How I got here
Historians who study sex and gender have a battle cry. Well, they have several. But a strong one is – DON’T TRUST ESTABLISHED WISDOM ON WHAT IS AND IS NOT IN THE ARCHIVE! TRADITIONAL HISTORIANS IGNORE SOURCES ON SEX AND GENDER!
Initially, I wanted to write about public presentation of sexual violence. I first began exploring legal records because I was told I needed to address the real presence of these crimes in some way, not just their representation in the public sphere. So I hemmed and hawed and stumbled into the stacks at Widener library looking for published court records from the 1640s and 1650s.
I knew the battle cry. I knew there must be records of sexual violence in the 18 years of the Civil Wars and Interregnum where traditional thought indicated there was barely a trace.
Yet I was STILL shocked at the overwhelming amount of material that I managed to pull out of the published accounts. By the time I left on my research year, I had collected 80 cases of rape and attempted rape just from published collections. I began my research year in the National Archives looking at the records of the Assize court, which was the highest court in the common law system in England during the 1640s and 1650s. By December I had completed the Home and Northern circuit records at the National Archives and in the new year I moved into local archives looking at records from the second highest court: the Quarter Sessions. From Essex, to Somerset, to Sussex, to Norfolk, to Kent, to Wiltshire – a year later I had collected over 2500 cases of sexual crime and gendered violence in over 5000 documents.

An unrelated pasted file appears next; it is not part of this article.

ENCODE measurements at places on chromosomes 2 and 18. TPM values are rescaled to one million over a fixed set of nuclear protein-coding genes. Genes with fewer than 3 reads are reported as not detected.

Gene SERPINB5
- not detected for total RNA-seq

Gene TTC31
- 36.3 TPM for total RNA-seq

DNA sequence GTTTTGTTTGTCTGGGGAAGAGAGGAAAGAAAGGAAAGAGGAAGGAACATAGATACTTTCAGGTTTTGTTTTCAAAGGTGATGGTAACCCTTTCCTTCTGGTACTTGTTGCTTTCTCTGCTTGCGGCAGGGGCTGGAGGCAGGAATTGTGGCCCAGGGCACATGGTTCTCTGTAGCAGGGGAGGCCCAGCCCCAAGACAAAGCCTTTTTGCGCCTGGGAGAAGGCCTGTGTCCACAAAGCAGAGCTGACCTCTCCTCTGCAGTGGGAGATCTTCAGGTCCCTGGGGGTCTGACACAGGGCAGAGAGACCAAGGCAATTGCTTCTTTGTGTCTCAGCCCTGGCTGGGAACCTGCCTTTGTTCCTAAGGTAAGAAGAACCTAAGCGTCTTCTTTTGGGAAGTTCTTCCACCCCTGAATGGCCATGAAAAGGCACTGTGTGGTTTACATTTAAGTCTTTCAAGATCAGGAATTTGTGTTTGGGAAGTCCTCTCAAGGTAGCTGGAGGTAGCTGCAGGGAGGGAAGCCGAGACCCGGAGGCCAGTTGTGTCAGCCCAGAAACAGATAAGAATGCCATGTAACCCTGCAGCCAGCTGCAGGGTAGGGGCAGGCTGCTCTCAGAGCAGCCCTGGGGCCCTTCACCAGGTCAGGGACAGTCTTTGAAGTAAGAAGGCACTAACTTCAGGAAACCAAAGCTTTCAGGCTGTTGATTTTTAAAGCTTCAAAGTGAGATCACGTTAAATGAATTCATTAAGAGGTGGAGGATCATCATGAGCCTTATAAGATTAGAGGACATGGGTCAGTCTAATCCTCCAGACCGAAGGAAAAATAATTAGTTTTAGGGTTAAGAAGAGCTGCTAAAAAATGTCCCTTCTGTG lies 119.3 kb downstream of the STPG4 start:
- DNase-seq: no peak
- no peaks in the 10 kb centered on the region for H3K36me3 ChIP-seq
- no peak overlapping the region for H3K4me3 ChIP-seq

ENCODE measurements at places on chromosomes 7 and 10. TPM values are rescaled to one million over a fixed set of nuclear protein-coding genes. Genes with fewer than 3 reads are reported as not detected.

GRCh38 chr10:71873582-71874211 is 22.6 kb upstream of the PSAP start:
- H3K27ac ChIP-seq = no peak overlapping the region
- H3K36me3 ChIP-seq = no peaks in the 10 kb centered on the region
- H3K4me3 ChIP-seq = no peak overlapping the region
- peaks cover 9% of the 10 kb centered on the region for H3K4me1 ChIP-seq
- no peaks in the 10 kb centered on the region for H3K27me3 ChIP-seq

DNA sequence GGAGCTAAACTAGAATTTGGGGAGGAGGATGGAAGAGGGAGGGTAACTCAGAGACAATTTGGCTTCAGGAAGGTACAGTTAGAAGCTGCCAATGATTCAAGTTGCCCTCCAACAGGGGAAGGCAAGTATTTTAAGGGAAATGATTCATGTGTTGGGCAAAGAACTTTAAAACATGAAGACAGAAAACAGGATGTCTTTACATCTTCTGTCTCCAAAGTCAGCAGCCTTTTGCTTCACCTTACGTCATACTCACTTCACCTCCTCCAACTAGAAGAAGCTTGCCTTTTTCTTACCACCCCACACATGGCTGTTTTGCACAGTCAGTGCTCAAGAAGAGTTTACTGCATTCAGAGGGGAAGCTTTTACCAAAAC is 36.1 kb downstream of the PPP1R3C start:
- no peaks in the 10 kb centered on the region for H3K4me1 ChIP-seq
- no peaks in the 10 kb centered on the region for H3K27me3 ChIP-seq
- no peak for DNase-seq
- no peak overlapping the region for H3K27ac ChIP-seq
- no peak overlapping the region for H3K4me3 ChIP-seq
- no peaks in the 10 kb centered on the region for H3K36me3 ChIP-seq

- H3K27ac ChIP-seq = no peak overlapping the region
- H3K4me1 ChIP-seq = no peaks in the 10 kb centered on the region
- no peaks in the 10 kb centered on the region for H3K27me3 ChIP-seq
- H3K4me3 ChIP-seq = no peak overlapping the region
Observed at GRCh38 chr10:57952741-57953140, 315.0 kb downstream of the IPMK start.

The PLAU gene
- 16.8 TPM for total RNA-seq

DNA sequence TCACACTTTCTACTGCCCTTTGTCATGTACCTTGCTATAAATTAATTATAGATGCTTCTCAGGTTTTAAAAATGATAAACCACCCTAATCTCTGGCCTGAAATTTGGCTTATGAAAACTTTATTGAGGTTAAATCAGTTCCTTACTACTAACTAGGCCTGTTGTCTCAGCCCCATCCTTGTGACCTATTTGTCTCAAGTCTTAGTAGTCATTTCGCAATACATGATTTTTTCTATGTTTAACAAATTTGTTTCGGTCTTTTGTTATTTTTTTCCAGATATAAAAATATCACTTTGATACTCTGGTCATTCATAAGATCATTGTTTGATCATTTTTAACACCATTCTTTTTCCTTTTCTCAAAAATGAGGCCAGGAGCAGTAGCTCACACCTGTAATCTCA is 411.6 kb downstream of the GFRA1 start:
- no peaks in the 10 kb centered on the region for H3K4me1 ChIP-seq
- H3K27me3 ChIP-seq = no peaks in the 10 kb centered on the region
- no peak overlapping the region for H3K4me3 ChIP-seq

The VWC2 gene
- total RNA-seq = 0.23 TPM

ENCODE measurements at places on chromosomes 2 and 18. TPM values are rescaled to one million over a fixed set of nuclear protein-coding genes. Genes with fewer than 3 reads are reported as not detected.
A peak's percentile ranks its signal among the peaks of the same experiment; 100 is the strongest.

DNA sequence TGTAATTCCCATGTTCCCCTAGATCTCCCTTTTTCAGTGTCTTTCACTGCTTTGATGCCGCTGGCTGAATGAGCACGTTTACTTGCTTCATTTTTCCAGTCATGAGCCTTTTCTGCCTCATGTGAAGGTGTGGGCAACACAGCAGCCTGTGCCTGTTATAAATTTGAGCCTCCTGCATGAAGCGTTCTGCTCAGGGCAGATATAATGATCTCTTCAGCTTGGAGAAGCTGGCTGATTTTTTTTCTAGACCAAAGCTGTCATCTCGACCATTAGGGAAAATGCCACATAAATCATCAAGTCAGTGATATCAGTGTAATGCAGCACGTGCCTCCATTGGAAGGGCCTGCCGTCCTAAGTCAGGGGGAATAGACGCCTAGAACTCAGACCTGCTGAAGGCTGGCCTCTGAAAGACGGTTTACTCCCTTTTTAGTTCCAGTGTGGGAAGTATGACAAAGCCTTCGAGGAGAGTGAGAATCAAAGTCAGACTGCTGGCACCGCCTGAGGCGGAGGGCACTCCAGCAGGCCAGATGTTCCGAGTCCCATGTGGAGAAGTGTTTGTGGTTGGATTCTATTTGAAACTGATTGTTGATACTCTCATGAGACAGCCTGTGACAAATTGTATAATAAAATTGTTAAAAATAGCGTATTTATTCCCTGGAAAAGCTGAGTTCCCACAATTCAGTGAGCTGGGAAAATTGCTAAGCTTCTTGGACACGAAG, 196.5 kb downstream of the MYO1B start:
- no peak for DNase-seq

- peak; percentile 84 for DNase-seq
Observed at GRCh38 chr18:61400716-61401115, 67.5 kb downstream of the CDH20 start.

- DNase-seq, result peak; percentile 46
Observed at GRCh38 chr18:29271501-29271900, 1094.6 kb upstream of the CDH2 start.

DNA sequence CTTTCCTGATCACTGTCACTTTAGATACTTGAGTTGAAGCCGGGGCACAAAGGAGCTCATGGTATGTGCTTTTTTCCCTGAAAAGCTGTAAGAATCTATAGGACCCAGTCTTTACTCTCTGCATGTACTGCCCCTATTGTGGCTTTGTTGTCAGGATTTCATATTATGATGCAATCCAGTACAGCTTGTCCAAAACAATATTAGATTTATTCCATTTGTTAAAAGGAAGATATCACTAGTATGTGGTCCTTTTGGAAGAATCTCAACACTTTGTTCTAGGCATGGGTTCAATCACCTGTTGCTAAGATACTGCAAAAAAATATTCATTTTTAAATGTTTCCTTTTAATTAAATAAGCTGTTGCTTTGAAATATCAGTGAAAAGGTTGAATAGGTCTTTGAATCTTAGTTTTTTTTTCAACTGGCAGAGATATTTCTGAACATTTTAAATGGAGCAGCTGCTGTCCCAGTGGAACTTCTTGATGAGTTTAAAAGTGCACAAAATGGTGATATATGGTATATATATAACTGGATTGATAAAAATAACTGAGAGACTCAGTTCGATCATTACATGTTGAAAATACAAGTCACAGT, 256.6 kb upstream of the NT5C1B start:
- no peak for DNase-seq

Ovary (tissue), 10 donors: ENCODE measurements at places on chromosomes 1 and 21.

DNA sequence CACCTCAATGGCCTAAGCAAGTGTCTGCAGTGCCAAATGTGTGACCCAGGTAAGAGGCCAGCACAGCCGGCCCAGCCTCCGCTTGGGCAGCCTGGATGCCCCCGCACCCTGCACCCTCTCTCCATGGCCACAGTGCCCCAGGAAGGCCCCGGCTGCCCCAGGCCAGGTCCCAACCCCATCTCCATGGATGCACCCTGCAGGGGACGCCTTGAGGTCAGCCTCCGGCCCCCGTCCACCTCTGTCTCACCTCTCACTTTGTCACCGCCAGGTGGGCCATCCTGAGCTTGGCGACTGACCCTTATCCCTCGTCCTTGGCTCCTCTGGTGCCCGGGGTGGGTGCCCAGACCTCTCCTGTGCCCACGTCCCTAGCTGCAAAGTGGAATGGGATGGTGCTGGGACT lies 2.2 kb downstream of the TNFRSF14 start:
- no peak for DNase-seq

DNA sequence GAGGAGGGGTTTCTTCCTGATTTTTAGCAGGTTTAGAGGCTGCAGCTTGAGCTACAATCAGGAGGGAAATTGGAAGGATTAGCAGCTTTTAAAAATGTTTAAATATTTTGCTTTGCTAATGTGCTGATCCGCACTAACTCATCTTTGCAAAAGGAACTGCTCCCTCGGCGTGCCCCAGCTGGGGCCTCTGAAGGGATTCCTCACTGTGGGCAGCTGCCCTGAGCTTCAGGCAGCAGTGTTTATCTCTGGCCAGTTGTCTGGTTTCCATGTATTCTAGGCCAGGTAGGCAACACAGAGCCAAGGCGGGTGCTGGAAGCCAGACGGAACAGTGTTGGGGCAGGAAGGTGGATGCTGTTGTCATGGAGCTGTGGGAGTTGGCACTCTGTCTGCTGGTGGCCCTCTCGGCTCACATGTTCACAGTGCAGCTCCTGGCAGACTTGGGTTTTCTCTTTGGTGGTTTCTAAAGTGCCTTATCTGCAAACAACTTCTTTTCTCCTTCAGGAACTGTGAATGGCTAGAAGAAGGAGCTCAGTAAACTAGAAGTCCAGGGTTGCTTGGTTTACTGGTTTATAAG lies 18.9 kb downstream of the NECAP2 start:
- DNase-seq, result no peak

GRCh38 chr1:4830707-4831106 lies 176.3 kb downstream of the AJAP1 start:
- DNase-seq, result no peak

But I had a problem. The spreadsheets I had haphazardly constructed throughout my research project had begun to fail. Anyone in my cohort can attest to my neurosis in making spreadsheets. One of them once jokingly said “if you have a question on something, Talya has a spreadsheet on it.”
It was understandable that these sheets couldn’t take my research: I had multiple sheets in a single file, some with as many as 60 columns and 2500 rows, and I had calculations running constantly. Excel kept shutting itself down and I realized my spreadsheets would not work for analyzing my work.
Enter Mark Merry, PhD. Mark ran a databases course at the Institute for Historic Research in London that a friend of mine took so I emailed him to see if he had any advice for me. We sat down in Mark’s office and I showed him my various spreadsheets, calculations, and explained what I wanted to do.
“What you need is a relational database.”
I had never heard of a relational database. It sounded scary. Like big data and all those other tech buzzwords that sound simultaneously meaningless and overwhelming. Mark pulled out large sheets of paper and made me start sketching relationships between my different spreadsheets. Unbeknownst to me, I had just created my first data map.
From there, it has been a bit of a ride, but I am currently learning Python and taking some online courses in relational database design to create my database.
This blog will chart my progress in building my relational database of legal cases to help other historians and humanities scholars looking to venture into database design.
If it brings me anyone or any advice on how to better build my own database, well, that's just an added plus.